So again, thank you for all you do! Through your blog and the comments here, I’ve learned that I’m not alone in this struggle. That is somehow encouraging to know that there are many of us trying to heal together.

    Reply
    • Sheila Wray Gregoire

      I’m so glad the blog can help! It sounds like you have a great guy there. I’d just say: be patient with yourself. It sounds like you’re going in the right direction! It’s natural that something you’ve been steeped in since your really formative years would take a while to totally discard. That’s okay. Don’t be mad at yourself. Just keep celebrating how far you’ve come, and celebrate the fact that you know it’s going to keep getting better!

      Reply
  4. Martha

    Sheila, I am not sure if you know it but in Catholic sexual ethics the pleasure of a wife is emphasized. The spouse (most often the wife) can never be objectified and treated as a means of release. During the sexual act if the wife hasn’t climaxed the husband is strongly encouraged to satisfy her orally or manually. The point is that he must be satisfied through vaginal sex only, although all kinds of caressing the body are allowed.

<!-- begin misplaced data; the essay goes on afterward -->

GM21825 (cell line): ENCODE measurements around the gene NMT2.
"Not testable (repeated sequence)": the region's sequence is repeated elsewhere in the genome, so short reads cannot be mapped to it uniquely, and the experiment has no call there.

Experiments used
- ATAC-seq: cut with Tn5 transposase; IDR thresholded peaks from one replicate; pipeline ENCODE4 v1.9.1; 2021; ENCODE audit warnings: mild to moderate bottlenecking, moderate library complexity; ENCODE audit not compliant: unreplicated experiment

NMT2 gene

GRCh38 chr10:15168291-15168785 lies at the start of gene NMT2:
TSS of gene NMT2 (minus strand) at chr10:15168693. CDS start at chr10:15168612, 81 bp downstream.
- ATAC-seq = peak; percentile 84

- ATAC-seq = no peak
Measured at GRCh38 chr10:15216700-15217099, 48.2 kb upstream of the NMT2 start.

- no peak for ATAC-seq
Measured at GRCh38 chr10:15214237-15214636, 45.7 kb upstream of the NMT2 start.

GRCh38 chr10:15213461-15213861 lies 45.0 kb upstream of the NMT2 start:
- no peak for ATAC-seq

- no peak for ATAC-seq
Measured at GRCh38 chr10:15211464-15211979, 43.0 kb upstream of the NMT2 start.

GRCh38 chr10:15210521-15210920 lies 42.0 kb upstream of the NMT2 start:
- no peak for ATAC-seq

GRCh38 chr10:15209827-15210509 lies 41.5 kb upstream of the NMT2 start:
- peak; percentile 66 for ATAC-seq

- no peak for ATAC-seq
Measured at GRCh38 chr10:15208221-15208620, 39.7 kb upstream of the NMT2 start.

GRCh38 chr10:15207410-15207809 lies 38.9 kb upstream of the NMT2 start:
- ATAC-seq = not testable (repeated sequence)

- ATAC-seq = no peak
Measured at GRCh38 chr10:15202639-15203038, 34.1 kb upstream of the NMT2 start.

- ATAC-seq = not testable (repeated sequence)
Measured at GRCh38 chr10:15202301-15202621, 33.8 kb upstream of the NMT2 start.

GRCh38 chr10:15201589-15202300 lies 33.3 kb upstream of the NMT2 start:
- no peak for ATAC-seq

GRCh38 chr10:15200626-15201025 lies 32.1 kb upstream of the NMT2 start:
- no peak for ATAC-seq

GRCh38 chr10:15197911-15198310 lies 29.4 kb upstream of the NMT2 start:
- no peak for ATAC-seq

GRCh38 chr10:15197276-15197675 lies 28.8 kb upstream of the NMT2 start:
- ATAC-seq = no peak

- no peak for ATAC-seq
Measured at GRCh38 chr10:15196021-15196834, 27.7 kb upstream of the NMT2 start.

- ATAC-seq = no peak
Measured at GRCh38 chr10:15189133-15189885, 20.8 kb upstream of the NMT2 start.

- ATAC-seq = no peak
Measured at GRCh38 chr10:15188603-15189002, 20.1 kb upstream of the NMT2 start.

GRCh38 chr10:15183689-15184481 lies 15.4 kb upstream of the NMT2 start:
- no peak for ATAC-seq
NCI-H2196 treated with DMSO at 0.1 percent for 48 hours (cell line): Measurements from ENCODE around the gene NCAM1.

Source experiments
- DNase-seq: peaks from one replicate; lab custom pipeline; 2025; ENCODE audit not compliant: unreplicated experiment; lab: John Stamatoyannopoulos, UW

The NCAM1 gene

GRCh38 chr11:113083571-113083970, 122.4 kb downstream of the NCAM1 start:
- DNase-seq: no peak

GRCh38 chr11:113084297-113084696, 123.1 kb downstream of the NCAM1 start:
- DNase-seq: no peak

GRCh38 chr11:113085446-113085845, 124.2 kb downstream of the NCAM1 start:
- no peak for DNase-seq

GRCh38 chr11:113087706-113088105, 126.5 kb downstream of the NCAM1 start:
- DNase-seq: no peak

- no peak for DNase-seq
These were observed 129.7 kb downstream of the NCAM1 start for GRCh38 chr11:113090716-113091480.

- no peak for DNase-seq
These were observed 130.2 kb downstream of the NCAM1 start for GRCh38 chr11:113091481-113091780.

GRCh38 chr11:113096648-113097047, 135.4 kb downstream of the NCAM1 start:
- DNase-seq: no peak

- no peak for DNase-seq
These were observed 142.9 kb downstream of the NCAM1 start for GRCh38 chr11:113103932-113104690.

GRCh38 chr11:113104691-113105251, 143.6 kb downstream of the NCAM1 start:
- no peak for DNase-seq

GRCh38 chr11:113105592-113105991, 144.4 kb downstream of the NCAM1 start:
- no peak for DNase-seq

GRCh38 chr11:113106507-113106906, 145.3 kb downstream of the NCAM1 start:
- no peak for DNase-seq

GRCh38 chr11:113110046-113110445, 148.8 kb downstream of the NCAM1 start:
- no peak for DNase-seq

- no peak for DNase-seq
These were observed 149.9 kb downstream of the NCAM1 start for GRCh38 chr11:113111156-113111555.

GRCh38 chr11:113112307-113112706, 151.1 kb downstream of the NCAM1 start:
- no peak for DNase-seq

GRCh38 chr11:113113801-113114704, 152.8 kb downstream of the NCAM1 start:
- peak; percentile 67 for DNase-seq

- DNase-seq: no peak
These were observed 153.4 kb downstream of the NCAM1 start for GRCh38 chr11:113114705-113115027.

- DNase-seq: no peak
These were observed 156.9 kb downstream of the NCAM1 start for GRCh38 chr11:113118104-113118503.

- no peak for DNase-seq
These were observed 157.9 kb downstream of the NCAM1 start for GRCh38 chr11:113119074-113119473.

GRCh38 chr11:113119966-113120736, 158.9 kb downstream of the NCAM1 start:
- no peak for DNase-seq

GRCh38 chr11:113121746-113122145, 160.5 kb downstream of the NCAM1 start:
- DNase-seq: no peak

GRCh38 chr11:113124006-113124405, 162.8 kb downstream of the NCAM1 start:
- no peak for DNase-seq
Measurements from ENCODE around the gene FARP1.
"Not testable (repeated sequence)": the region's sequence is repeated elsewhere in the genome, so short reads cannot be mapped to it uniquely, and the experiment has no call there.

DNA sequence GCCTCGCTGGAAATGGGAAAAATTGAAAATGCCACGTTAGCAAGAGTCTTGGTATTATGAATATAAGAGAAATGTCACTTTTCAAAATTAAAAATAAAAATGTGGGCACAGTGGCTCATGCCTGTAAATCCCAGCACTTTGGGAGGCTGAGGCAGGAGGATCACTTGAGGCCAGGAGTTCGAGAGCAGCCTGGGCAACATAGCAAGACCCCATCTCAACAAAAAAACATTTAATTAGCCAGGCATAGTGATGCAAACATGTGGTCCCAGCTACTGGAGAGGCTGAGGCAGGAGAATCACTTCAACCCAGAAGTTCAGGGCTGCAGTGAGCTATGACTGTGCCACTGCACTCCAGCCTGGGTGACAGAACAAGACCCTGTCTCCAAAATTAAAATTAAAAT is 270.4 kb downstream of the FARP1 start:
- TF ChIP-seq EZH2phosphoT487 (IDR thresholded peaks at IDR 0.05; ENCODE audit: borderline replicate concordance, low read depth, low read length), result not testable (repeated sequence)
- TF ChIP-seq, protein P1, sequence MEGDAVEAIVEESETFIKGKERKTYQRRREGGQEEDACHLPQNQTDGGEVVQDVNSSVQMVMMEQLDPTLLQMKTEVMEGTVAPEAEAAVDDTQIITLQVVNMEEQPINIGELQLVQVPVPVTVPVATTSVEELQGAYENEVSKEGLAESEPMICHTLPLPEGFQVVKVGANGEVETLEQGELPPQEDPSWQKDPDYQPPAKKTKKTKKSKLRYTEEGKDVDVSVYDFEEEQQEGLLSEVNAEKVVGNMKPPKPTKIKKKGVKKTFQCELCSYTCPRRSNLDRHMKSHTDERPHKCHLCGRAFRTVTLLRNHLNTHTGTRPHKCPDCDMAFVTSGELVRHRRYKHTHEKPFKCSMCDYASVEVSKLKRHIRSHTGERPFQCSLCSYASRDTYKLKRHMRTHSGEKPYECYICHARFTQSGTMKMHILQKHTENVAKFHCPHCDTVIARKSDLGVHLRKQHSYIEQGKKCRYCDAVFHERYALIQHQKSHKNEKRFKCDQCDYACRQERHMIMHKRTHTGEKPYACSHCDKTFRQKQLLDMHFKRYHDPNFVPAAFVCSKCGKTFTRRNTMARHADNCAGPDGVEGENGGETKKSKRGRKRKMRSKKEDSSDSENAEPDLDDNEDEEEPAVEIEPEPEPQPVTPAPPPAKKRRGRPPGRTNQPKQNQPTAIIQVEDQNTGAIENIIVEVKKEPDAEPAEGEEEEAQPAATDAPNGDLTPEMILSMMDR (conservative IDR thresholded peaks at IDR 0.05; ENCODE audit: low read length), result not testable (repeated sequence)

Reply
    • Andrea

      To Martha and Katydid,
      I have actually been wondering recently if perhaps the Catholic reverence for Mary keeps the men from degrading their wives sexually better than in Evangelicalism. I cannot imagine a Catholic version of Mark Driscoll or the book Everyman’s Battle, I cannot imagine a Catholic writer comparing women to methadone. Am I on to something here? Are there any studies that compare the two?
      I’m glad oral sex is allowed 🙂 and I’m OK with a man not being allowed to ejaculate inside her mouth. Too many stories of Evangelical men insisting on it.

      Reply
  5. Becky